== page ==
The book treats the problem of economic instability in Keynesian fashion: The reason for economic cycles is that spending is sometimes inadequate to maintain full employment. McCarty presents Keynesian theory in much detail, but with no critical analysis. She also gives no alternative explanations for the business cycle. There is a brief discussion of supply-side theory, but not so much as an alternative theory of the business cycle as a critique of the exclusive focus on demand management policies. Even here, she gives the false impression that supply-side tax cuts were harmful, and that the nation’s economic recovery was the result of later tax increases. Many economists dispute this notion, but you wouldn’t know it from the text.

The book leaves the student with the belief that market economies are inherently unstable and that government must solve that problem in some way. Students never learn that many economists regard this conclusion as erroneous and contend that the government itself is the source of economic instability. Not only does McCarty fail to teach economic analysis, she propounds as truth ideas that have been vigorously attacked for decades.

Criterion 6: Public Choice

"Public Choice" does not appear in the index, nor do the basic public choice concepts appear much in the book. The problem of special interest groups is adverted to when the author says, "What is politically desirable for a particular group may be undesirable for the economy as a whole" (p. 208). This statement, however, doesn’t help the student see why interest groups are so successful in their quest for special favors from government. Generally, the book presents "government" as an abstraction that pursues "the public interest" rather than as a collection of individuals who are as self-interested as people in the private sector.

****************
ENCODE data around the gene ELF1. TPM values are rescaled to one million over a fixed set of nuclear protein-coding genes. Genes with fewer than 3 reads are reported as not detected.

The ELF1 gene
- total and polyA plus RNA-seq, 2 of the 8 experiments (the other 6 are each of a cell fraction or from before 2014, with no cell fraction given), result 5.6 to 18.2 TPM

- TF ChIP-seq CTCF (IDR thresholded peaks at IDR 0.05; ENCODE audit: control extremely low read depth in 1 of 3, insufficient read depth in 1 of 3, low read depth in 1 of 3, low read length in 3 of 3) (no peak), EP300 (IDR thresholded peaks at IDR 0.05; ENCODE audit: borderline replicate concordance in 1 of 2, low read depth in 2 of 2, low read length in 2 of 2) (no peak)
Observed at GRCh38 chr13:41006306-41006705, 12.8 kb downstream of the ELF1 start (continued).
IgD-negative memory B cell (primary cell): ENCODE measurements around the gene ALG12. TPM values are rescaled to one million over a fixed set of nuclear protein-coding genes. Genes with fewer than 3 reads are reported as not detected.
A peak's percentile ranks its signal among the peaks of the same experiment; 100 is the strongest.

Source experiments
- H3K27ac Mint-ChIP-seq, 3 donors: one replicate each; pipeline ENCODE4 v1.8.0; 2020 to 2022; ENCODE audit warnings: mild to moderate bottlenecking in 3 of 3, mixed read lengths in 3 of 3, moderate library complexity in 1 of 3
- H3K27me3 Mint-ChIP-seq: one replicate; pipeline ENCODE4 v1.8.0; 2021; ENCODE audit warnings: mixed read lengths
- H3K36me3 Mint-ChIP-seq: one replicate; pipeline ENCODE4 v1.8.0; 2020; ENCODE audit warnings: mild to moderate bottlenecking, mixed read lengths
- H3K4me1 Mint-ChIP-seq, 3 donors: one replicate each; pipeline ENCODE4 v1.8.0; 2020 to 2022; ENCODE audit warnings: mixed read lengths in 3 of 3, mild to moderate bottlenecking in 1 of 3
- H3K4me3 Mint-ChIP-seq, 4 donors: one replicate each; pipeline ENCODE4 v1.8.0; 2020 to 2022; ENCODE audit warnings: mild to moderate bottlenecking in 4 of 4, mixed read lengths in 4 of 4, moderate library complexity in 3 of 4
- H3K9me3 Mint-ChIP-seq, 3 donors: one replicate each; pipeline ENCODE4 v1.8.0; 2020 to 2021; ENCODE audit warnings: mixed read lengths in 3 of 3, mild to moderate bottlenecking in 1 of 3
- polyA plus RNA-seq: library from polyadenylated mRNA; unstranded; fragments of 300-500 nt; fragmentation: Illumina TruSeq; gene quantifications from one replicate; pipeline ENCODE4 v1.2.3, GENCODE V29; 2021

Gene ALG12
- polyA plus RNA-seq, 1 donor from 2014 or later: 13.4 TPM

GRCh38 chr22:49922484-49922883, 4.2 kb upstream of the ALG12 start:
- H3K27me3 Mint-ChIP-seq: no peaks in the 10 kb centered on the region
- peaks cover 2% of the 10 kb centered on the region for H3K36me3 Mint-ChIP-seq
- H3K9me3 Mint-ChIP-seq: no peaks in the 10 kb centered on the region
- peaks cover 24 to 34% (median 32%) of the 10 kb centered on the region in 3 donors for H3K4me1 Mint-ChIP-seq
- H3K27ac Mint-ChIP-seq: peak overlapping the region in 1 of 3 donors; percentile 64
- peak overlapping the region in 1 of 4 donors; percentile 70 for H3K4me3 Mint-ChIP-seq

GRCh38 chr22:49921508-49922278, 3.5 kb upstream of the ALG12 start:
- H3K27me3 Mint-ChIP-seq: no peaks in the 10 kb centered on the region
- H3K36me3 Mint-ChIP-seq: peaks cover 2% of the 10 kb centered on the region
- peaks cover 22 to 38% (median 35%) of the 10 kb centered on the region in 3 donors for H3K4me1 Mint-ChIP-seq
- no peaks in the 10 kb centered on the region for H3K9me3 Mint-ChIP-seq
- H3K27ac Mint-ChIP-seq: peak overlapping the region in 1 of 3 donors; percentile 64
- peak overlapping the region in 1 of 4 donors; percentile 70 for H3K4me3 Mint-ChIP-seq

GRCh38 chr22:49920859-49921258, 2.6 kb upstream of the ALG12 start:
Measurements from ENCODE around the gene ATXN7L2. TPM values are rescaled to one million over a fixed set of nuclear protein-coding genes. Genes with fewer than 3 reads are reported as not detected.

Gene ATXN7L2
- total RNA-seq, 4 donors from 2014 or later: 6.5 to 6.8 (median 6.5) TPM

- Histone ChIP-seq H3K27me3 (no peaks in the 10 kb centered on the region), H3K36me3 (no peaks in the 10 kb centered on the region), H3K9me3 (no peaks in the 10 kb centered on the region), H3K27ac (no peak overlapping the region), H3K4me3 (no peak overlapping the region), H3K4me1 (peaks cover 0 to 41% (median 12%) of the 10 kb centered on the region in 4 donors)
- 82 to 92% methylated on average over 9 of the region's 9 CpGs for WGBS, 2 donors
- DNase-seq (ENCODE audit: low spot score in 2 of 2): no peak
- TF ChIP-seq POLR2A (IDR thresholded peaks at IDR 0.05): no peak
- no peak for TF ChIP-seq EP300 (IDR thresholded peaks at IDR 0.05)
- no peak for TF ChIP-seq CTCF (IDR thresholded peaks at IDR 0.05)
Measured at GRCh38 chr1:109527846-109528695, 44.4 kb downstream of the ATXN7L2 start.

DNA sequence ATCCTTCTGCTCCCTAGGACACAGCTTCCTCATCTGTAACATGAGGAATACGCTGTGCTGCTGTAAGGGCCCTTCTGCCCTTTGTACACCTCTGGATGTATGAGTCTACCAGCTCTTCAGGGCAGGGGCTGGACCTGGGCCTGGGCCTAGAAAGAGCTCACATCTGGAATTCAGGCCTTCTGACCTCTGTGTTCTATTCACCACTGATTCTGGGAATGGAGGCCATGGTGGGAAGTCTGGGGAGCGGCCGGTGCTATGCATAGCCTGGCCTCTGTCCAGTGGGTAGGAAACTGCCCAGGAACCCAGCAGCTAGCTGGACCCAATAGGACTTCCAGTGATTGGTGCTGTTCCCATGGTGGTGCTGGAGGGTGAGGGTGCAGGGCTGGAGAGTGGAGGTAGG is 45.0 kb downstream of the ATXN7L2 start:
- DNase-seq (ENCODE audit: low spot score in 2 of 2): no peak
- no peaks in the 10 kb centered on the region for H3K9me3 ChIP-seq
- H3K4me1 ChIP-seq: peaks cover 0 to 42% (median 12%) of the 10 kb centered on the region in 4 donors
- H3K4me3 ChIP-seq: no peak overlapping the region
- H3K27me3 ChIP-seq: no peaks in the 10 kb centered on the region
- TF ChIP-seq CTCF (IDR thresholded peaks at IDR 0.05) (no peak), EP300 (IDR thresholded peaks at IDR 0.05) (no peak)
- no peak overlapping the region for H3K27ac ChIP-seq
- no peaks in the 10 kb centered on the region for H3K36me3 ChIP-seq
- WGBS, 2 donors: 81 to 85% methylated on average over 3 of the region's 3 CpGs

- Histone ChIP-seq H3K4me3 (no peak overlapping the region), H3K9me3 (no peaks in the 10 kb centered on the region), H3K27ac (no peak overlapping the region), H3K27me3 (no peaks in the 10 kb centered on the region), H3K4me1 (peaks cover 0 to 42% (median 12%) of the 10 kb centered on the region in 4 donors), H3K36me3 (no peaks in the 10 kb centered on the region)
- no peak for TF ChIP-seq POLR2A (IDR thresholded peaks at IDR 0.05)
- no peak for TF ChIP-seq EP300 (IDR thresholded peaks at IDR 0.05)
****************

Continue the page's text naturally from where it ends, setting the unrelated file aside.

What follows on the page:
Criterion 7: The Role of the Entrepreneur

Entrepreneurship is barely touched upon. McCarty only briefly mentions in the introduction the role of the entrepreneur and the need and reward for risk-taking. Nowhere does she describe how important entrepreneurs are to economic progress. Nor does the student learn how entrepreneurship can be stifled by taxes and regulations.

Criterion 8: Taxation

McCarty begins by pointing out that taxation necessarily means transferring resources from the private to the public sector. "Through taxes, government takes purchasing power away from spending for private purposes and spends it instead for public purposes—for producing goods and services to be used by the community as a whole" (p. 192). This is misleading: Taxes are often spent for things that benefit only small segments of the community, and spending for "private purposes" often creates benefits for many people.

The book identifies the various kinds of taxes collected, but never gives a serious discussion of the economics of taxation, particularly its costs and impact on incentives. The author’s comments on the Reagan tax cuts are very biased. She writes, "Income tax cuts favored high-income taxpayers, whose work incentives were already high at the expense of low-income taxpayers, who had to reduce their savings to maintain their former standard of living" (p. 207). This sounds more like campaign rhetoric than serious economics. Good economists do not ask whom a tax change "favored," but the positive question of what the consequences were. In any case, when the marginal income tax rates for high-income taxpayers were reduced from 70 to 28 percent, that did not increase taxes for low-income tax payers. In fact, the Reagan tax cuts dropped many low-income taxpayers from having to pay income taxes at all. Also, the revenue to the government after the Reagan tax cuts sharply increased because entrepreneurs had new incentives to invest in industry instead of hiding their savings in tax-exempt bonds.

Criterion 9: The Business Cycle

McCarty’s one-sided treatment of the business cycle is covered in Criterion 5. Instead of wasting space on a box on the "sunspot theory" of the business cycle, she could have presented to the student the Austrian and Monetarist theories of the business cycle and criticisms of the Keynesian approach.

Criterion 10: Wages, Unions, and Unemployment